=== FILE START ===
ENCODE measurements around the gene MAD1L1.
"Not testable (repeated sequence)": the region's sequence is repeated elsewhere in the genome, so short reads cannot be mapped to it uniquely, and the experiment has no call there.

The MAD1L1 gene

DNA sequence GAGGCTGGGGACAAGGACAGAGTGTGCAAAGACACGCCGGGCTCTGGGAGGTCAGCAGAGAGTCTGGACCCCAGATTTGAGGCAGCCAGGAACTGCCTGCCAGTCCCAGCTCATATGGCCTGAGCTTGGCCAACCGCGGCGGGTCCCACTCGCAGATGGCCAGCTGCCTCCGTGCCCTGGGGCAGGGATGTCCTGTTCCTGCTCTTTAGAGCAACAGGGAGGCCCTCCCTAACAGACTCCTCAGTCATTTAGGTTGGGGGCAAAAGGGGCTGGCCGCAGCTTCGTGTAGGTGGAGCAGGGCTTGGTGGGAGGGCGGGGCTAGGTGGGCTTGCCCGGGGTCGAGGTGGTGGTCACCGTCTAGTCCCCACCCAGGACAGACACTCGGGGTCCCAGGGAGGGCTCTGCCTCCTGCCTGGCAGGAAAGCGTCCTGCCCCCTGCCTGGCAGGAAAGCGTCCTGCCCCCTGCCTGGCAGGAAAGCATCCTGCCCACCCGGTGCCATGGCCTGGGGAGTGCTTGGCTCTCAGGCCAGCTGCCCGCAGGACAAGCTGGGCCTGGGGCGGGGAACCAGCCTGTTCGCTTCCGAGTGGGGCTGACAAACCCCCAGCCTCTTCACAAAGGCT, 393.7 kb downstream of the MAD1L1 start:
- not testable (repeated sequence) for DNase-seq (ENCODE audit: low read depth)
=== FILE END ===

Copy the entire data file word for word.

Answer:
ENCODE measurements around the gene MAD1L1.
"Not testable (repeated sequence)": the region's sequence is repeated elsewhere in the genome, so short reads cannot be mapped to it uniquely, and the experiment has no call there.

The MAD1L1 gene

DNA sequence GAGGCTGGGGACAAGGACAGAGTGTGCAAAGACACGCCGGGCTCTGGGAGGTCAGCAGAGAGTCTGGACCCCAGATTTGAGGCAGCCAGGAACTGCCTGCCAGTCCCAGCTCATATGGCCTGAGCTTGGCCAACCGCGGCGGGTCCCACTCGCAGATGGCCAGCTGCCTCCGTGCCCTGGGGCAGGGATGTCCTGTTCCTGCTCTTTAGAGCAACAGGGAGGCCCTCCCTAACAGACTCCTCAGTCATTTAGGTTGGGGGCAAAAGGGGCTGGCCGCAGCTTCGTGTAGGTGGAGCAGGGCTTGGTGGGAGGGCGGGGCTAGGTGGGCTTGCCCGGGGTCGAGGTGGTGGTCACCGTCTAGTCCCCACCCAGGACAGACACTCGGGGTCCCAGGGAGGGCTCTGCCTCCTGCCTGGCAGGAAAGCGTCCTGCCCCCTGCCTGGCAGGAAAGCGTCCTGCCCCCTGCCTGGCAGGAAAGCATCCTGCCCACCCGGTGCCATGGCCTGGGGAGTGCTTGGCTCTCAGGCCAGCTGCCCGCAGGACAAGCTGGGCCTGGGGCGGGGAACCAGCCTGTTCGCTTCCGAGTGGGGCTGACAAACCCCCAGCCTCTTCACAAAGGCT, 393.7 kb downstream of the MAD1L1 start:
- not testable (repeated sequence) for DNase-seq (ENCODE audit: low read depth)